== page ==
We are honored to support the transformation of the Seattle Asian Art Museum. As children, we both grew up visiting SAAM and were awed by the massive art deco building and exposure to rich culture within the museum. While raising our children, we visited the museum on school field trips and family outings, so it wasn’t surprising when our son, Michael, chose to take his senior pictures in front of SAAM. When we learned that the historical building was in desperate need of improved infrastructure and climate control as well as expanded exhibition and learning spaces, and we wanted to be involved. SAAM is a Seattle gem with its unique location within Volunteer Park and long, relevant history. This treasured landmark will offer locals and visitors an opportunity learn about the diverse art, culture, values and traditions of Asia for years to come.
In Daedalus/Upliftment, a young Black man struggles to take flight. His gaze is fixed on the ground instead of the sky, with eyes downcast and obscured by gold sunglasses. One hand is outstretched to conceal himself. The other grasps a plume of pheasant feathers, with a rope tied around his wrist. A wreath of ostrich feathers adorns his neck, draping his chest and blending into bright white pants. The feathers symbolize the deities Yoruba Orisas Obatala of wisdom, and Osun of love.
This full-body portrait portrays someone steady, yet vulnerable, someone who embodies the emotional juxtapositions of freedom and captivity, hope and doubt. The dazzling high-tops—inlaid with gold leaf and spray paint detail, dripping to the edges of the canvas—paired with grayscale triangle-patterned socks are captivating. Although a symbol of value, the gold sneakers carry much weight: a strain against the aspirations and ability to rise.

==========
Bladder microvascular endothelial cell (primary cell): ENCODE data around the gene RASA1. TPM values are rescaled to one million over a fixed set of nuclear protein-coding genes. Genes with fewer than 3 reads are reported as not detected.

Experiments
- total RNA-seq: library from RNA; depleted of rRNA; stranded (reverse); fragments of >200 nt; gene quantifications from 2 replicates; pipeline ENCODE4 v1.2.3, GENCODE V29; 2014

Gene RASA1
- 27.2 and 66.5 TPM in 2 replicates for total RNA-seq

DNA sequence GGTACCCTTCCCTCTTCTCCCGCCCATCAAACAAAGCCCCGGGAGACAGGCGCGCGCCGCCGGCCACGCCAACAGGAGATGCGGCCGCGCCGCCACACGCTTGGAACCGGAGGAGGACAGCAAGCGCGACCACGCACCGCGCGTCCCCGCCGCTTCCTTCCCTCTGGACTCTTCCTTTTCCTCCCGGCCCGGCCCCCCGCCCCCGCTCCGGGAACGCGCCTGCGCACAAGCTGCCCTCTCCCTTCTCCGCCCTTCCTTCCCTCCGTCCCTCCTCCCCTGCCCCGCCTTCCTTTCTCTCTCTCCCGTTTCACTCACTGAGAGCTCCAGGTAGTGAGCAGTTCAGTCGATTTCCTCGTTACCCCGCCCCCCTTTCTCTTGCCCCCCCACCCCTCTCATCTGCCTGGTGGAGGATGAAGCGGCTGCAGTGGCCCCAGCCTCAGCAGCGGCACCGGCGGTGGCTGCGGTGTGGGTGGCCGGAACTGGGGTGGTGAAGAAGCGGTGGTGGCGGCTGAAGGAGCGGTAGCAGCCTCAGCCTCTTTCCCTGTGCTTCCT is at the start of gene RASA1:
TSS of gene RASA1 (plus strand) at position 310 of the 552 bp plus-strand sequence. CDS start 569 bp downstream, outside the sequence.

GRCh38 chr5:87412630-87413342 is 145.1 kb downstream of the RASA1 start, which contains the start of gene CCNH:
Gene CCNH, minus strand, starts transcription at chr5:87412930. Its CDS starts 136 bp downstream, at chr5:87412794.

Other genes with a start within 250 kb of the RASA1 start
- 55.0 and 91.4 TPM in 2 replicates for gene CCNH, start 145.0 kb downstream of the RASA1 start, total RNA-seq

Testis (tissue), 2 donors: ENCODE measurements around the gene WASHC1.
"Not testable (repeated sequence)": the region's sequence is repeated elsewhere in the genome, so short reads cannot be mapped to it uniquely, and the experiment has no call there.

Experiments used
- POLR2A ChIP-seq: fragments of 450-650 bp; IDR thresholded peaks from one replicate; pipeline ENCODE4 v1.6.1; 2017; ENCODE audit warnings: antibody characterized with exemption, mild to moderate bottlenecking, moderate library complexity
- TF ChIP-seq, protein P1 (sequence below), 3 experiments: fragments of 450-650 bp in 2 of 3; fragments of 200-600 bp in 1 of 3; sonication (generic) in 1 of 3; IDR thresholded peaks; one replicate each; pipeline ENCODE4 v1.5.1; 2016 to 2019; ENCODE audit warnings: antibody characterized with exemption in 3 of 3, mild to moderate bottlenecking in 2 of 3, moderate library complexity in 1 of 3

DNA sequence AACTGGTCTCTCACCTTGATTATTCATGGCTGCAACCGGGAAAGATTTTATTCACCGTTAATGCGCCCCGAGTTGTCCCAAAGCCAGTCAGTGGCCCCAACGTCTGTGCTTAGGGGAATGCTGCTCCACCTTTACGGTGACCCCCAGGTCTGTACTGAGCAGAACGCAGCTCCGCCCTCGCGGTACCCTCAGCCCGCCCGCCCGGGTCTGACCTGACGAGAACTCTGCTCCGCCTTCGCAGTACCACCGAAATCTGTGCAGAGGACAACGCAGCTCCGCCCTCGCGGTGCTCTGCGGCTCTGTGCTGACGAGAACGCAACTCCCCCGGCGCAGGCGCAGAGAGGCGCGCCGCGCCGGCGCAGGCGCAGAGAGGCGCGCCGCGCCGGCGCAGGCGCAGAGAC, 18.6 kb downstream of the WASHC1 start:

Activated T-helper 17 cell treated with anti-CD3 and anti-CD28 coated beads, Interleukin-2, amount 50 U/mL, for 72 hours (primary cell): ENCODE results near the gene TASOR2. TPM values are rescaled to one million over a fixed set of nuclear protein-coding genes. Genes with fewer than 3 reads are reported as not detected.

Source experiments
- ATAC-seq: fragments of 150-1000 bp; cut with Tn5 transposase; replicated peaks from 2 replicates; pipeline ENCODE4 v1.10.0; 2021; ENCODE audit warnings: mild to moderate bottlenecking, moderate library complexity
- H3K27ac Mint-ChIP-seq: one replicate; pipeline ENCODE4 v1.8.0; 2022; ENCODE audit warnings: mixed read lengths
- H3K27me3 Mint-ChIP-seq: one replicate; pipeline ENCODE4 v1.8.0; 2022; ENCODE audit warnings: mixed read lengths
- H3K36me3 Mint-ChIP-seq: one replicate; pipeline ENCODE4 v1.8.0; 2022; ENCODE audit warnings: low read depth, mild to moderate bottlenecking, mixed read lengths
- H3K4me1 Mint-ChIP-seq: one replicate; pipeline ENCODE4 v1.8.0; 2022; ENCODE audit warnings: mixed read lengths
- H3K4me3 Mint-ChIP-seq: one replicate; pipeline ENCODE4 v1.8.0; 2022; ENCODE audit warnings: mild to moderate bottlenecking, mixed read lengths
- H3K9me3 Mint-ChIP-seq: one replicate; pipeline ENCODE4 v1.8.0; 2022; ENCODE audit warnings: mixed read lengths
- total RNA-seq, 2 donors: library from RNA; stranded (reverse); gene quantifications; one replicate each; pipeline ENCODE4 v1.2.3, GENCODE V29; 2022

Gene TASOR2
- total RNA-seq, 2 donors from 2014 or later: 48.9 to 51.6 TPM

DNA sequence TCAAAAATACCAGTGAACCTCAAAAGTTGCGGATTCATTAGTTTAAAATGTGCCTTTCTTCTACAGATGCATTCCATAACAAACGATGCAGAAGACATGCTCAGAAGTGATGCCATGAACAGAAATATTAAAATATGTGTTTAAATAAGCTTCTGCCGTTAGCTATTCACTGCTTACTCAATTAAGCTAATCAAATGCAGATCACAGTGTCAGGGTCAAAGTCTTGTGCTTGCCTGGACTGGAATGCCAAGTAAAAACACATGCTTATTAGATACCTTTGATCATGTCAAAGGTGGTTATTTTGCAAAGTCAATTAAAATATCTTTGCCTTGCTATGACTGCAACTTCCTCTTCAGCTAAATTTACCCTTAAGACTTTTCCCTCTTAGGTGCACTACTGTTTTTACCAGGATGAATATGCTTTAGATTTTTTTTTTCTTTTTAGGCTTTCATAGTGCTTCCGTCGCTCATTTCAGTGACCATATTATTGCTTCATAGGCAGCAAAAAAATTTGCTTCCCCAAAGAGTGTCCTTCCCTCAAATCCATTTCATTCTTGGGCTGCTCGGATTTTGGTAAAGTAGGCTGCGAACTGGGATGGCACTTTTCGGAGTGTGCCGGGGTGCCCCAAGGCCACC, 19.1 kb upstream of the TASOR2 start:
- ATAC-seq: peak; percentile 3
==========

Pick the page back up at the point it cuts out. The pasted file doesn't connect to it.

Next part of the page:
Daedalus/Upliftment is from Dr. Fahamu Pecou’s 2015 series, I Know Why The Caged Bird Blings, the series title inspired by Maya Angelou’s poem, “I Know Why The Caged Bird Sings.” A visual/performing artist and scholar, Pecou concentrates on Black masculinity in his work. Pecou probes today’s media representations, expectations, and images of Black men removed from Black agency—including stereotypes of violence—and their emotional toll on readings and performances of Black masculinity. In 2017, Pecou was the subject of a retrospective exhibition “Miroirs de l’Homme” (Mirrors of the Man) in Paris, France and a recipient of the 2016 Joan Mitchell Foundation “Painters and Sculptors” Award.
Daedalus/Upliftment alludes to the Greek myth of Daedalus and Icarus. Daedalus built wings of feathers and wax for himself and his son, Icarus, to escape their prison. Despite Daedalus’ warning, Icarus flew too close to the sun, melting the wax on the wings, falling and drowning in the ocean. Pecou reinterprets this classic tragedy and questions the actions of Daedalus as Icarus’ father. Daedalus/Uplifting provokes a meditation on paternalism and masculinity, with “the breakdown of intergenerational communication and the emotional complexities within the Black male experience that trouble the desire and ability to take flight.”
In the far-right corner of the stark white background, Pecou
leaves us a surrealist poem:
The Seattle Art Museum Supporters—or SAMS—is a dedicated
group of nearly two hundred Seattle area women who are committed to fundraising